As discussed in detail previously, when a transition is encountered, a scanning control signal instructs scanning to stop (i.e., movement of probe and/or sample in “X”, for instance, see FIG. 2), but scanner inertia causes further movement of the tip in “X” such that relative tip/sample motion in “X” persists. As a result, it is possible that no data points are acquired during that 10-20 nanometer, in this case vertical, stretch of the sample surface. Alternatively, however, data may be recorded as the tip continues to move “into” the sample, yielding data points that are actually “inside” the sidewall of the semiconductor structure. Recording Z position as a function of scanner position as it continues to move in the scanning direction after the tip contacts the sidewall causes the above-described phenomenon known as “notching” (FIG. 3E). In the end, data is either missing or it is biased, and thus unreliable.

At this point, standard CD mode AFM begins to scan the sidewall with control parameters optimized for scanning the sidewall (e.g., scan direction, servo direction, etc.), albeit with 10-20 nm of corrupted data. CDTRS algorithm 100 operates to overcome this limitation.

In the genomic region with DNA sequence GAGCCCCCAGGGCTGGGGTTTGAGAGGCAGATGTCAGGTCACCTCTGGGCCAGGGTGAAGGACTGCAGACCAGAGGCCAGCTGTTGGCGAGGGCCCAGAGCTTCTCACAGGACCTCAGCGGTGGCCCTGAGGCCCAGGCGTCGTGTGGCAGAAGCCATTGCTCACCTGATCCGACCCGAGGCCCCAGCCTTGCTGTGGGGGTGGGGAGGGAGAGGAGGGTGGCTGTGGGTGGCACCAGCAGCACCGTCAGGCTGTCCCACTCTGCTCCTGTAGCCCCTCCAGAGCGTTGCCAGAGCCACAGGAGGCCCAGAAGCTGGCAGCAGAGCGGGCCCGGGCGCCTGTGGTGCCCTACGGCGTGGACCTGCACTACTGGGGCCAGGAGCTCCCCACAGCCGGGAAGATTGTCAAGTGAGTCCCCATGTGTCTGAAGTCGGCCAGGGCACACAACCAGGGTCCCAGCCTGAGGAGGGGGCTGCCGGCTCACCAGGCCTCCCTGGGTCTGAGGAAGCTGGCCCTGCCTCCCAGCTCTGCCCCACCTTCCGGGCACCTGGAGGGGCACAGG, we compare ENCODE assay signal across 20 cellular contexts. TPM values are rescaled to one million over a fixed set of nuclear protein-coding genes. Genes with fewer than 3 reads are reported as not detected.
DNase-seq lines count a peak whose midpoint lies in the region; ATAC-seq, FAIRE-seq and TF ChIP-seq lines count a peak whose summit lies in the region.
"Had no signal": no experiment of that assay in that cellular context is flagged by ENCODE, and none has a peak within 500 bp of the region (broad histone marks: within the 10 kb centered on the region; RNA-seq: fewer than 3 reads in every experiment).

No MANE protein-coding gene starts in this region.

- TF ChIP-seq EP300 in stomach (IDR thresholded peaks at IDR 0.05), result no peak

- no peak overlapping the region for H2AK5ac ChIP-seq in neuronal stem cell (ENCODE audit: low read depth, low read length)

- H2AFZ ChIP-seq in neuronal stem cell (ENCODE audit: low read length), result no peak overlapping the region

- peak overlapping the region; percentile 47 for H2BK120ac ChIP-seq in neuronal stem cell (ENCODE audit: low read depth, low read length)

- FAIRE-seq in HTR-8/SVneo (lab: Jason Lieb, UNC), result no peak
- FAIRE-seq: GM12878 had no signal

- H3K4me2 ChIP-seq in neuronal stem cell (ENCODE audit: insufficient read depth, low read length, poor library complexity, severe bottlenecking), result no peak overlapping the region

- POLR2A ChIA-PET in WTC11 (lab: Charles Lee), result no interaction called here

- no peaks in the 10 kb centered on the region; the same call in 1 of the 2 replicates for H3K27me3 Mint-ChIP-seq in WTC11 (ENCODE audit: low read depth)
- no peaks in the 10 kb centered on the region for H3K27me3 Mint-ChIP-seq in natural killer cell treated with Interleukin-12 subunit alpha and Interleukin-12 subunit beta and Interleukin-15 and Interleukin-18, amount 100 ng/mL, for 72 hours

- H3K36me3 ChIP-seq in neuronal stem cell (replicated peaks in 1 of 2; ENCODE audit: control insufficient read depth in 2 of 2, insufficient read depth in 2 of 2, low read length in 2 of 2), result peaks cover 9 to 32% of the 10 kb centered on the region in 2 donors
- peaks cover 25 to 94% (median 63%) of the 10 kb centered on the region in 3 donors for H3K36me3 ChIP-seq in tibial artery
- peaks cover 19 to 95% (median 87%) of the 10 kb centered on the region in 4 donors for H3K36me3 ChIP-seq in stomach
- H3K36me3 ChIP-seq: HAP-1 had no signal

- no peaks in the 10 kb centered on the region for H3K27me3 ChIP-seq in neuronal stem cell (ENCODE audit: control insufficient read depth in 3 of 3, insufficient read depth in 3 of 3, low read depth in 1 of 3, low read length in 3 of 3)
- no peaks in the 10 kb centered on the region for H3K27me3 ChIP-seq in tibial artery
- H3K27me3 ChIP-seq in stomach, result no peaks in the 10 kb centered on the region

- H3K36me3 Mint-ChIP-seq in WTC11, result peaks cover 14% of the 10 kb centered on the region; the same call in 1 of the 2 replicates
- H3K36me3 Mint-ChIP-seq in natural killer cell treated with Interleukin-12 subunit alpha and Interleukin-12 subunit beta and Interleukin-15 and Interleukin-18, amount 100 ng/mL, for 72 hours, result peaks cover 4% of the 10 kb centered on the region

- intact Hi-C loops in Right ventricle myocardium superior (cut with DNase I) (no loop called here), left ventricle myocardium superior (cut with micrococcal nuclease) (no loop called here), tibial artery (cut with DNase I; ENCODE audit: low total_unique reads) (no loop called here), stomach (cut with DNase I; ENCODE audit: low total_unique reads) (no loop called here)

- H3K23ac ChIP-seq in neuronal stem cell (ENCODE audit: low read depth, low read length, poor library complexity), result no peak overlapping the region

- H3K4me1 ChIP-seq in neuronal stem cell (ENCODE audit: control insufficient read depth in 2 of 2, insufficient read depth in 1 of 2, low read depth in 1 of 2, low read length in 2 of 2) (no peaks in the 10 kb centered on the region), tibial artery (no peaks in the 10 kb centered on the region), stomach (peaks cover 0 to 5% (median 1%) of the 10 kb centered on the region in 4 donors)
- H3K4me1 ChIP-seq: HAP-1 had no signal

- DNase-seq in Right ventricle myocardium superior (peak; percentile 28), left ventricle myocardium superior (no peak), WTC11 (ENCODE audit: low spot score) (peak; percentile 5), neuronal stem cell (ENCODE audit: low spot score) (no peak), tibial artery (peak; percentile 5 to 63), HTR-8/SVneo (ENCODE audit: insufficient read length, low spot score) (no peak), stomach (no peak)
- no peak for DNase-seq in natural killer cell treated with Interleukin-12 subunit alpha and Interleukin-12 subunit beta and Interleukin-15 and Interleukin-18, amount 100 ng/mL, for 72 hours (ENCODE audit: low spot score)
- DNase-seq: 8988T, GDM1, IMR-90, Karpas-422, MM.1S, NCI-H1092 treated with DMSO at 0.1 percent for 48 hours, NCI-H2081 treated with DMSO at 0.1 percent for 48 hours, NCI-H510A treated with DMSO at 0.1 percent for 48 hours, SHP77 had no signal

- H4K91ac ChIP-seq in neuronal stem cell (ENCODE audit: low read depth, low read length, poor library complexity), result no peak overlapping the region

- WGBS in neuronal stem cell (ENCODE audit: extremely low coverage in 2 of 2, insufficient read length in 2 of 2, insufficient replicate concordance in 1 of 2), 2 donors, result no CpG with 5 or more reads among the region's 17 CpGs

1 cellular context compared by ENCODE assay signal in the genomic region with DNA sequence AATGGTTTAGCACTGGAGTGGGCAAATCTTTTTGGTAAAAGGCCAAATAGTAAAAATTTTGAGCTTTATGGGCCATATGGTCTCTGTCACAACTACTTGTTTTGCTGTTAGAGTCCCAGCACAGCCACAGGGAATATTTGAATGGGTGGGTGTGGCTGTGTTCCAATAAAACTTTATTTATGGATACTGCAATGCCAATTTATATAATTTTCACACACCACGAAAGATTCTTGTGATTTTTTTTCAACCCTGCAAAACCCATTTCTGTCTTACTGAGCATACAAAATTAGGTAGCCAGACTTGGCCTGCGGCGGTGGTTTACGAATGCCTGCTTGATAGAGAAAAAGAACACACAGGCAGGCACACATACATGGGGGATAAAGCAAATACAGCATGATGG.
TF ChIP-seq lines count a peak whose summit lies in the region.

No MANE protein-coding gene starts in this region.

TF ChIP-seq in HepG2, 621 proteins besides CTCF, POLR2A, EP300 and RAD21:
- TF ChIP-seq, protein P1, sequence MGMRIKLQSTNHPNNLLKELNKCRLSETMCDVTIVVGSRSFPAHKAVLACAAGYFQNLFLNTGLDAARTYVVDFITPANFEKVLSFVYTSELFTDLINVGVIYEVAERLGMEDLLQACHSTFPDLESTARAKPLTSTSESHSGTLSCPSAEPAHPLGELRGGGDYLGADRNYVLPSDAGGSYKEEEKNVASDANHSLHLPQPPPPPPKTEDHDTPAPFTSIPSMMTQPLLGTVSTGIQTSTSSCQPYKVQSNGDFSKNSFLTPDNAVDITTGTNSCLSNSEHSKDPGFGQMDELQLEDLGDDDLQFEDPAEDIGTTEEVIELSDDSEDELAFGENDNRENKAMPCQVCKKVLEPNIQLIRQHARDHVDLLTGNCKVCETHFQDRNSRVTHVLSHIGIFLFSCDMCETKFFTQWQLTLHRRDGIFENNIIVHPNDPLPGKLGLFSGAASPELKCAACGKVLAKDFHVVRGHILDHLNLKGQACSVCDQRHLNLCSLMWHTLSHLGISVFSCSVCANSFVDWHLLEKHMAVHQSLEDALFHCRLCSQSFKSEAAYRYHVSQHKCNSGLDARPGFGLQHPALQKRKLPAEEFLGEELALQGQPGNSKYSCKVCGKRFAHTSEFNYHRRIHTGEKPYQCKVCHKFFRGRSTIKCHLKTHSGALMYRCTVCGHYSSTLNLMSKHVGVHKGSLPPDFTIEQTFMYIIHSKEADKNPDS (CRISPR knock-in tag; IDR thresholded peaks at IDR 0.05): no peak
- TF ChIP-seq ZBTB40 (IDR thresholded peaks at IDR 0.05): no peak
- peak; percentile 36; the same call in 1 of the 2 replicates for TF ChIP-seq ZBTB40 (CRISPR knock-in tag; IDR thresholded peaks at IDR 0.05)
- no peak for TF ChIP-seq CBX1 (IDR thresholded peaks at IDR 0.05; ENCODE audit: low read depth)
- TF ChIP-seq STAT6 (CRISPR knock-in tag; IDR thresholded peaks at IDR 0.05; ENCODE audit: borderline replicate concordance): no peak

Referring again to FIG. 6, if algorithm 100 determines that a flat-to-sidewall transition has not occurred in Block 108, control returns to Block 104 and high speed scanning is continued to image the sample by maintaining oscillation of the probe at the setpoint. If, however, a flat-to-sidewall transition is detected, confirmation of the transition is made in Block 110 and a re-scan of the transition region is initiated in Block 112. The way in which the preferred embodiments automatically confirm whether a flat-to-sidewall transition has occurred is as follows. Preferably, using the history of acquired data points, algorithm 100 uses a computational device to monitor the slope of the sample surface by, for example, monitoring pairs of data points immediately preceding the current scan location. Alternatively, the system may dither the tip laterally and monitor the amplitude modulation that results as the tip is brought into and out of contact with the sample sidewall or filter past scanner positions, as discussed in U.S. Pat. No. 5,283,442, which is expressly incorporated by reference herein. Computational device can be a computer, such as computer/controller 20 of AFM 10 in FIG. 1, but the device may also be a digital signal processor (DSP), a microcontroller, a field programmable gate array (FPGA), a programmable logic device or any other device capable of performing the described analysis.